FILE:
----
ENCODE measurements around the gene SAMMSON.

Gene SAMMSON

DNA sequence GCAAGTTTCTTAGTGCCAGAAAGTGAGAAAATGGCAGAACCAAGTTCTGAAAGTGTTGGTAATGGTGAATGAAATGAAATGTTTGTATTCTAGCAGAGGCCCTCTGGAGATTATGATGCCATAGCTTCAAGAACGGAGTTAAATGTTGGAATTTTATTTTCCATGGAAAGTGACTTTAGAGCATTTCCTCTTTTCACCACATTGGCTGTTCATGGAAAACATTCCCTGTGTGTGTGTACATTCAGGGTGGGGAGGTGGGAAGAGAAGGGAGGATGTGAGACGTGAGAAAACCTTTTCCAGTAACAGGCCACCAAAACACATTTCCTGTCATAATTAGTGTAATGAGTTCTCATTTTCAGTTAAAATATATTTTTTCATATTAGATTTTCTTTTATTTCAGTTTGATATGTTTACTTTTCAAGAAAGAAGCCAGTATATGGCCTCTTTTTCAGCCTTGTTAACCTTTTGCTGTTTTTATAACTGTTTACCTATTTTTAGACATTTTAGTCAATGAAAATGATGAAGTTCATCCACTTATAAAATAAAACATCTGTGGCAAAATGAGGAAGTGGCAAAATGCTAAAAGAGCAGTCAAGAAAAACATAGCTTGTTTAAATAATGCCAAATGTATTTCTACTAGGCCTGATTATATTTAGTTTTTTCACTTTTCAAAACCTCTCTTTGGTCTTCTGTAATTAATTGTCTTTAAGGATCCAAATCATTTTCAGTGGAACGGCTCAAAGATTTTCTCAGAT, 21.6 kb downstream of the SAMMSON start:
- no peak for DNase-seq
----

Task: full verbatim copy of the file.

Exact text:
ENCODE measurements around the gene SAMMSON.

Gene SAMMSON

DNA sequence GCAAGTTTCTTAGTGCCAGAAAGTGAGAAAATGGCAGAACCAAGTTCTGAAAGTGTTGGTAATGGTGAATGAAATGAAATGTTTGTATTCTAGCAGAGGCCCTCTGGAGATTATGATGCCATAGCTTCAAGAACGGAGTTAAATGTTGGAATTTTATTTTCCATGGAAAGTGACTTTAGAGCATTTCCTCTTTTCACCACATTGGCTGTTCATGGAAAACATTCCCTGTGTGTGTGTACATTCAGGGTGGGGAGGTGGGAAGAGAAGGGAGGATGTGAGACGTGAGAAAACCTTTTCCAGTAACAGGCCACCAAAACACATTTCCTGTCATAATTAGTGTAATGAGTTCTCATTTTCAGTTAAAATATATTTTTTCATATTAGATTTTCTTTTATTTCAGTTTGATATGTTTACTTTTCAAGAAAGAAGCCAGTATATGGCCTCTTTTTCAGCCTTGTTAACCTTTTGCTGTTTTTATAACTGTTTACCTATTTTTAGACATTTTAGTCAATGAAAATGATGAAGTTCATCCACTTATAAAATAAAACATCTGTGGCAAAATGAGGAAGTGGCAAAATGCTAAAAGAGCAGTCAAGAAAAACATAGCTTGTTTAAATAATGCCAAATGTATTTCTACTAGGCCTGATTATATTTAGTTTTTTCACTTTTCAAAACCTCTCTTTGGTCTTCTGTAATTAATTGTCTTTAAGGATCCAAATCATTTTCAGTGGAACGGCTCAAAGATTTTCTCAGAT, 21.6 kb downstream of the SAMMSON start:
- no peak for DNase-seq